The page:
Saturday, 3 March 2018

Rivers of London by Ben Aaronovitch Review

Peter Grant is the London Metropolitan Police’s newest recruit, hoping for a fun, rewarding placement that’s not gonna stick him behind a desk filling out endless paperwork. Which he almost gets until a chance encounter with a ghost one night in Covent Garden introduces him to Detective Chief Inspector (read: Most Powerful Wizard in Ingerlund) Thomas Nightingale, the head - and up to that moment, the only member - of the Met’s secret paranormal branch. Together, the sorcerer and his apprentice set out to stop the malicious spirit of Mr Punch (yes, the puppet!) from murdering Londoners and resolve a turf war between the Thames river gods. 

That’s the way to do it, Ben Aaronovitch! Supernatural coppers ain’t exactly original with The X-Files TV show and the Hellboy/BPRD comics springing to mind, and even the idea of a fantasy story about murderous Punch and Judy puppets has been done before in Terry Pratchett’s Discworld short story Theatre of Cruelty, but Aaronovitch definitely makes the concept his own here - Rivers of London is the best novel I’ve read in, well, too damn long!

I enjoyed every part of this book. The story is full of charming characters. Our protagonist Peter is very likeable and is the right amount of clueless and capable as the story demands. Nightingale is a brilliant Obi-Wan to Peter, Lesley is a great Scully to Peter’s Mulder (sorry for the disparate pop culture comparisons!), and even minor characters like the terrifyingly silent housekeeper Molly and Lesley’s boss Seawoll made powerful impressions in their brief appearances. 

I also like how the cast is growing organically with new additions being made as the story progresses, like Toby the dog joining the group after a particularly gruesome episode. And - though it’s a cliche to say this - London itself is a distinct character with its sprawling and unique areas, world-famous landmarks and impossibly dense history playing a central role throughout. 

The world-building is expertly done in such a way as to sell the fantasy in a wholly convincing and unforced style. Everyone from the first ghost to the vampires and river gods we meet along the way feel natural and believable-enough in the narrative context - think Susanna Clarke’s Jonathan Strange & Mr Norrell.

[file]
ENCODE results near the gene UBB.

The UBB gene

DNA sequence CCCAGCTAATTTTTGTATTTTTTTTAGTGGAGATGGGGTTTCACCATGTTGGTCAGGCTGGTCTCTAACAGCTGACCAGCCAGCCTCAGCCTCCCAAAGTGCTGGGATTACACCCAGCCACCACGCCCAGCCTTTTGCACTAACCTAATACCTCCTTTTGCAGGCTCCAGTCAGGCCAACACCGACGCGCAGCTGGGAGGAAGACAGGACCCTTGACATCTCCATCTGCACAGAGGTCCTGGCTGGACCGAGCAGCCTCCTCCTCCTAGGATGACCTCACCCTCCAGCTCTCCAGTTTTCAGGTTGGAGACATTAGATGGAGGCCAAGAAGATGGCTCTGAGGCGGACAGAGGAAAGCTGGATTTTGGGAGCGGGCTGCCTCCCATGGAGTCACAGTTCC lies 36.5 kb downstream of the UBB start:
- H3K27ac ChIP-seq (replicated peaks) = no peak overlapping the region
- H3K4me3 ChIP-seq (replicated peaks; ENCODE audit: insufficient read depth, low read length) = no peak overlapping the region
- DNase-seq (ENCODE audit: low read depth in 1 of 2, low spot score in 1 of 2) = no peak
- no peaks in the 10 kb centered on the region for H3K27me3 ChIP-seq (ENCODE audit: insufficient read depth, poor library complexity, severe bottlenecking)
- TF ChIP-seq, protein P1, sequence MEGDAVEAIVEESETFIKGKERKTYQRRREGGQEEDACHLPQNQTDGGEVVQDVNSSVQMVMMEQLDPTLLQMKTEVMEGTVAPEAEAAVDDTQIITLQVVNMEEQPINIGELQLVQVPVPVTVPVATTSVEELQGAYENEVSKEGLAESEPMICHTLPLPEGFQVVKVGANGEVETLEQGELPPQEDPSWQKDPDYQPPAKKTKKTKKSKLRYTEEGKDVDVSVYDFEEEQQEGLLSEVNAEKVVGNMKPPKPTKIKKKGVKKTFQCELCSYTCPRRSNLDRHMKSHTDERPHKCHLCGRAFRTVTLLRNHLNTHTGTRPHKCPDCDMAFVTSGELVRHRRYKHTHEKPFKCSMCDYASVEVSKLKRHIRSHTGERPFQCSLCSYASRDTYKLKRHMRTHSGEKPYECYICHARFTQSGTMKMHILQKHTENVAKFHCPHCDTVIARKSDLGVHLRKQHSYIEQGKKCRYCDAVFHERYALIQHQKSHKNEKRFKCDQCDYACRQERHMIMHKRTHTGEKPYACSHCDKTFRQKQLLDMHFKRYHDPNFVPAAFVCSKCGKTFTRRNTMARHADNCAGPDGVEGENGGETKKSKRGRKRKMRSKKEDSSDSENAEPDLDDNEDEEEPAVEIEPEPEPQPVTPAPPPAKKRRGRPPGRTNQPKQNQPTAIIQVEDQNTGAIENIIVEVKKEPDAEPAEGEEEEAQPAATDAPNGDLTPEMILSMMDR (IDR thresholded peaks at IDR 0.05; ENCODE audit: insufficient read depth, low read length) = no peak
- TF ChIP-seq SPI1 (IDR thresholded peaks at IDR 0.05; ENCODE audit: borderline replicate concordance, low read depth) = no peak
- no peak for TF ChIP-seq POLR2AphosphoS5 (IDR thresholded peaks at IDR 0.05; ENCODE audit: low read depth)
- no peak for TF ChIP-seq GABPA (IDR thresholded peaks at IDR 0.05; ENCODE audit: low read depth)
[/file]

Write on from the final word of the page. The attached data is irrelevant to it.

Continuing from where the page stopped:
Aaronovitch has found the perfect balance between police procedural and fantasy, taking the best elements of both genres and fashioning a compelling hybrid from them. All of the incongruous pieces work beautifully together and make sense within the logic of the story. I liked The Folly, Nightingale’s “Sanctum Sanctorum”, and his magic lessons with Peter, introducing werelights and vestiges, were interesting in themselves; as well as being necessary plot devices, they also never felt like clunky exposition. 

It wasn’t a huge concern to me as I found them both compelling but I did wonder if the two alternating plotlines had anything to do with one another and, yes, Aaronovitch does manage to tie them together in an inspired way by the end. Absolutely brilliant! 

I loved Rivers of London. Well-written, cleverly-constructed, imaginative, original and thoroughly entertaining, I heartily recommend it to one and all but especially to fans of Terry Pratchett’s City Watch books and Neil Gaiman’s Neverwhere.

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